Fluidizing Paddle Mixers provide sophisticated, dual-directional mixing action with multiple paddles. Fluidized mixing, through a combination of inward and outward motions. Fluidized paddle mixing technology is an excellent choice for bakery blends, nutraceuticals, detergent powders, and more.
Shaft Configuration | Seven Foundational Factors
Compromising on the configuration of your mixer's shaft will negatively impact the performance, maintenance requirements, and the long-term productivity of your mixing equipment. When considering new mixing equipment, there are seven key technical features that should be closely analyzed and vetted:
- Shaft Diameter: Shafts with smaller diameters will have higher stress concentrations and, as a result, are more prone to breaks from fatigue failure.
- Static Deflection: The shaft acts as a continuously loaded and simply supported beam. Excessive deflection promotes metal fatigue and speeds up seal wear.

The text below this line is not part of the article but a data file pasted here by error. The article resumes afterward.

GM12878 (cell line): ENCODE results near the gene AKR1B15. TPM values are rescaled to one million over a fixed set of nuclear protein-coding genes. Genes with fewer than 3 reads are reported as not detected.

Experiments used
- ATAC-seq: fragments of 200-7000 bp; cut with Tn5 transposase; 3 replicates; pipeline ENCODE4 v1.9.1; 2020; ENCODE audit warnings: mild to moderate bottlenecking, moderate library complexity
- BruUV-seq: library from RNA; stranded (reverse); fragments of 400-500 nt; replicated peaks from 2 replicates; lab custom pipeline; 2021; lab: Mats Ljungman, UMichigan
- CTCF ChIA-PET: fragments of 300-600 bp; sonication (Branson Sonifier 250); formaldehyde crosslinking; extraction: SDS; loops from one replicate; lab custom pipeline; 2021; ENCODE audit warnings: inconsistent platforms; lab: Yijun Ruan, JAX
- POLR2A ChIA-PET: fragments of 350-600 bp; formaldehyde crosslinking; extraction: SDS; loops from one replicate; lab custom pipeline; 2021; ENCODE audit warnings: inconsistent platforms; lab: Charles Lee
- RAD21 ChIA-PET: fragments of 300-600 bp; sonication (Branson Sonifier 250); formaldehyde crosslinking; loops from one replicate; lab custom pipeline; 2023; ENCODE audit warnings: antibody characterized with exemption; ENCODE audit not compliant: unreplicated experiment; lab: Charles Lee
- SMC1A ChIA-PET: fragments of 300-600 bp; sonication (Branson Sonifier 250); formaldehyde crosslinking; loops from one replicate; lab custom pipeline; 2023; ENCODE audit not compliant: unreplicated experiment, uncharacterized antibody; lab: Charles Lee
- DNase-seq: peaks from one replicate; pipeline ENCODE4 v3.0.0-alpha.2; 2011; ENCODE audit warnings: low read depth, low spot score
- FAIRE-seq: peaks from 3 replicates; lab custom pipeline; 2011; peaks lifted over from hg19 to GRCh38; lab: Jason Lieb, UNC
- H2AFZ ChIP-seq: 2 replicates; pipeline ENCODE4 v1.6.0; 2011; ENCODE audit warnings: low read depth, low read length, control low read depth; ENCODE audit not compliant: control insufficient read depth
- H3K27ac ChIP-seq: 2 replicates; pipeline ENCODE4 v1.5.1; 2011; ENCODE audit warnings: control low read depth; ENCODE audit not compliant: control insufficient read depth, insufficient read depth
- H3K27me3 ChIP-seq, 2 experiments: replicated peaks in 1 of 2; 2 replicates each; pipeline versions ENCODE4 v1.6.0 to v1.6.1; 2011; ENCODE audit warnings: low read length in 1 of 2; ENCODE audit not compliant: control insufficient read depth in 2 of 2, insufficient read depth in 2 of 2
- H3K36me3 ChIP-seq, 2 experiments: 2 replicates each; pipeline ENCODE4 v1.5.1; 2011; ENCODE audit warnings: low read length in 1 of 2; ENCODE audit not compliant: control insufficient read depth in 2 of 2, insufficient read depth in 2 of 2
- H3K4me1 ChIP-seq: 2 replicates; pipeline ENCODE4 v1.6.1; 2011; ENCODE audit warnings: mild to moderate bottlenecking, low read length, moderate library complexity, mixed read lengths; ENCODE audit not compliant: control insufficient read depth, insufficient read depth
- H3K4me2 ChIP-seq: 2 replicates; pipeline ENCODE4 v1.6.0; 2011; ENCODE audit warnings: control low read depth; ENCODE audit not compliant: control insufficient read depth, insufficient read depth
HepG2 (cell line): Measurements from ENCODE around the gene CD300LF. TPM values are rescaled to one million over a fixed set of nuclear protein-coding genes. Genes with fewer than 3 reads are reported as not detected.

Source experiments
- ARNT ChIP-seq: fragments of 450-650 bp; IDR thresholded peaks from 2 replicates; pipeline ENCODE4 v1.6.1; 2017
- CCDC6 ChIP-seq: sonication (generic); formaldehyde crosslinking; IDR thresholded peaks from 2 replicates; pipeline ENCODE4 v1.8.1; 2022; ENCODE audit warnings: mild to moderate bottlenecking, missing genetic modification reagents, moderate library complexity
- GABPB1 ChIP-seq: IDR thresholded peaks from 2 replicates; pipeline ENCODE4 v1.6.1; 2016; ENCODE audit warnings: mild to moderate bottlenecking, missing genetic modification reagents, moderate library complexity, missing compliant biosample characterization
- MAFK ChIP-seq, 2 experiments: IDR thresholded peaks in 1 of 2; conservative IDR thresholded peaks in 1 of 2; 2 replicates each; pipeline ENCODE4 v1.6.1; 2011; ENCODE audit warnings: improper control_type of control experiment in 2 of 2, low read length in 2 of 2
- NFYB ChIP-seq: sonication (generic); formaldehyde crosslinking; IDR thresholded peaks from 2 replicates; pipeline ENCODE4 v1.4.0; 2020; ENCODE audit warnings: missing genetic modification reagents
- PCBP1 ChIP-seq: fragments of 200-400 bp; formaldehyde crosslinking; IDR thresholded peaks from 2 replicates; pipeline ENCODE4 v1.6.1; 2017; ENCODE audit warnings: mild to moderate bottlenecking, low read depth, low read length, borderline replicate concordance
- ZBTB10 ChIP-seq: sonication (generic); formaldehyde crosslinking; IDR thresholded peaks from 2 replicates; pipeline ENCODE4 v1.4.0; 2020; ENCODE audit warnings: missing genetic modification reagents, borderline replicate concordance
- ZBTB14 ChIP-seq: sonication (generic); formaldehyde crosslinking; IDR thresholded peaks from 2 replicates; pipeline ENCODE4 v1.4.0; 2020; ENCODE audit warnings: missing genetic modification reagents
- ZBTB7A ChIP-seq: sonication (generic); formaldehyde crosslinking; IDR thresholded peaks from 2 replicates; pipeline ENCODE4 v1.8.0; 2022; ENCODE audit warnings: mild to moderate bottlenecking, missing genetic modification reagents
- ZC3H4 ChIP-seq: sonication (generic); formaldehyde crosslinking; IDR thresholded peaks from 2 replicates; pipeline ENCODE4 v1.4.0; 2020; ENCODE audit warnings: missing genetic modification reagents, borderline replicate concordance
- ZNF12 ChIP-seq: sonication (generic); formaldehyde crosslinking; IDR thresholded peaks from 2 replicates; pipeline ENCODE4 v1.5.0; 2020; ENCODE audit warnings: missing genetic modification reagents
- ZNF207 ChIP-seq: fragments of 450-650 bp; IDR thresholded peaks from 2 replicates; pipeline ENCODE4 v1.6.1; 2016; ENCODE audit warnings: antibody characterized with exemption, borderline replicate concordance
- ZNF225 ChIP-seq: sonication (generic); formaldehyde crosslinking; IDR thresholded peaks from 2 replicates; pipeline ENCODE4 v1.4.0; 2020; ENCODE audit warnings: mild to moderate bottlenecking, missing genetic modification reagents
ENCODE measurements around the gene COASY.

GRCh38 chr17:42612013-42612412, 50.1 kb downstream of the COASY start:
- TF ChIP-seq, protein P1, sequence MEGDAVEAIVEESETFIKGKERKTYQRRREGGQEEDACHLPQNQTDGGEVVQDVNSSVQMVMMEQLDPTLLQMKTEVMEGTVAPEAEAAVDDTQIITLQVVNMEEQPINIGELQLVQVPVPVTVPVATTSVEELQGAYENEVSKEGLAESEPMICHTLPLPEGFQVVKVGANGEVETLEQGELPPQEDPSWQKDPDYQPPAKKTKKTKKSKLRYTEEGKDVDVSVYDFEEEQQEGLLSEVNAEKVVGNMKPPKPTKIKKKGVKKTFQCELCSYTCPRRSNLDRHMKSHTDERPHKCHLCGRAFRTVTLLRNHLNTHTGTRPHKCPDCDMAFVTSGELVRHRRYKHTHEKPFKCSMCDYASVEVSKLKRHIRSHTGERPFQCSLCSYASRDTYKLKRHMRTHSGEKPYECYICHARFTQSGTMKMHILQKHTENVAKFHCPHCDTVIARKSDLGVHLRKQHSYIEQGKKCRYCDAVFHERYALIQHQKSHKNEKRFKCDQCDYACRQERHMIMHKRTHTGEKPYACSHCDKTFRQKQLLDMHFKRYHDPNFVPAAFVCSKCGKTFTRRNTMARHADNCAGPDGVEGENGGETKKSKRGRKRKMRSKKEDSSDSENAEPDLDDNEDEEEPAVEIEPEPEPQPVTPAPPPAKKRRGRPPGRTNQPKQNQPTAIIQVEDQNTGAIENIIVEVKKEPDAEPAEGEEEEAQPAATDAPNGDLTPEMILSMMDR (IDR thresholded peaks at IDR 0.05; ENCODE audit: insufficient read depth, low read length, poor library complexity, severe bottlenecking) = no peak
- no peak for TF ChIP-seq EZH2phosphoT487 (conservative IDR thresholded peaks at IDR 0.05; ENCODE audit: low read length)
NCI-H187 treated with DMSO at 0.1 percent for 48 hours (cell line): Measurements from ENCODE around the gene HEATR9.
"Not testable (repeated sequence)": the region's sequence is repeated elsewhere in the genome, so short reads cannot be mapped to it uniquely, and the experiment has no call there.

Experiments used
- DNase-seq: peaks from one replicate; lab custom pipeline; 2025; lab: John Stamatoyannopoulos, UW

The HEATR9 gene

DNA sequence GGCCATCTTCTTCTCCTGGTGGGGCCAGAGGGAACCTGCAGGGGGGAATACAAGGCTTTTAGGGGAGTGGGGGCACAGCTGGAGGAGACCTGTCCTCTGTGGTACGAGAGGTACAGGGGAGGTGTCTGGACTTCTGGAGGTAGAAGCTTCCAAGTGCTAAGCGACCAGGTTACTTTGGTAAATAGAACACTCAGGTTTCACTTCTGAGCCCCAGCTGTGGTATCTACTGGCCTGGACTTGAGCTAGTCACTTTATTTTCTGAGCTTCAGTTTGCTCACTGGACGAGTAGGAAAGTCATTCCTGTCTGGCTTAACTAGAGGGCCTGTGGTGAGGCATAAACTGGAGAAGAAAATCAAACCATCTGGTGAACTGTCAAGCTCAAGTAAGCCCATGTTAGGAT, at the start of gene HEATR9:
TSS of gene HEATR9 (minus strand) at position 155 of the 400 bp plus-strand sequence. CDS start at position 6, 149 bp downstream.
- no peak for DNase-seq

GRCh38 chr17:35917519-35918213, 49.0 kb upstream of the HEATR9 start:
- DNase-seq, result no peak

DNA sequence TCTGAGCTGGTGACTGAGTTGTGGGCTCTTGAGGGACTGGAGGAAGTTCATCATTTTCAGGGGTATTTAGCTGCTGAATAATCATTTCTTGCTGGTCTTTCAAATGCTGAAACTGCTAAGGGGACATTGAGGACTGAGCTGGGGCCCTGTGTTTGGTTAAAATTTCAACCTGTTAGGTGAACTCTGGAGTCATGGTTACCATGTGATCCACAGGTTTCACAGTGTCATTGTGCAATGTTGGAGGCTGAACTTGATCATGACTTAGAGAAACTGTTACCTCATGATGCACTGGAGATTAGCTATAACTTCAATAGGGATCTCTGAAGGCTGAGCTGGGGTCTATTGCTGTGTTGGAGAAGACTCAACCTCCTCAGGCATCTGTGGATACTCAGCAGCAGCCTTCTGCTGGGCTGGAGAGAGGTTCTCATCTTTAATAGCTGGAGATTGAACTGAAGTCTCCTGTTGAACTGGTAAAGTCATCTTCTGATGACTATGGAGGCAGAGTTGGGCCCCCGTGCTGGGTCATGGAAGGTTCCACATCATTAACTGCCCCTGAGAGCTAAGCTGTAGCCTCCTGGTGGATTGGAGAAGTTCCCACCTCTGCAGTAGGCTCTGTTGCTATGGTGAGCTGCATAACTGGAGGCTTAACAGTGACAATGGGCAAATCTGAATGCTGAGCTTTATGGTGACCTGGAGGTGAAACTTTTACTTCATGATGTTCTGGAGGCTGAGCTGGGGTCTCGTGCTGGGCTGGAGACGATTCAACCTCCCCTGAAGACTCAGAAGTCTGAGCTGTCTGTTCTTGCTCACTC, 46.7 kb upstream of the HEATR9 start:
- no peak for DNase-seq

- Dynamic Deflection: Excessive deflection due to dynamic loading increases clearances between the agitator and the trough on the down-sweep side of the mixer; solid shaft designs (mentioned below) will have less deflection compared to hollow options, promoting better mixing.
- Reduced Stress Risers: The use of stress risers should be minimized in order to avoid metal fatigue or potential shaft breakage.
- Solid, One-Piece Shaft: This design consideration reduces stress and minimizes agitator deflection.
- Shaft Straightness: Welded shafts that are not re-straightened at the end of the fabrication process are prone to excessive warping. This will ultimately accelerate the wear of seals and bearings, creating higher long-term maintenance costs.
- Paddle or Ribbon Clearance: Large and/or irregular gaps between agitator blades or ribbons translate to higher coefficients of variation and longer mixing times. This will directly impact mixing performance.
Interested in an in-depth examination of the seven key principles of shaft design?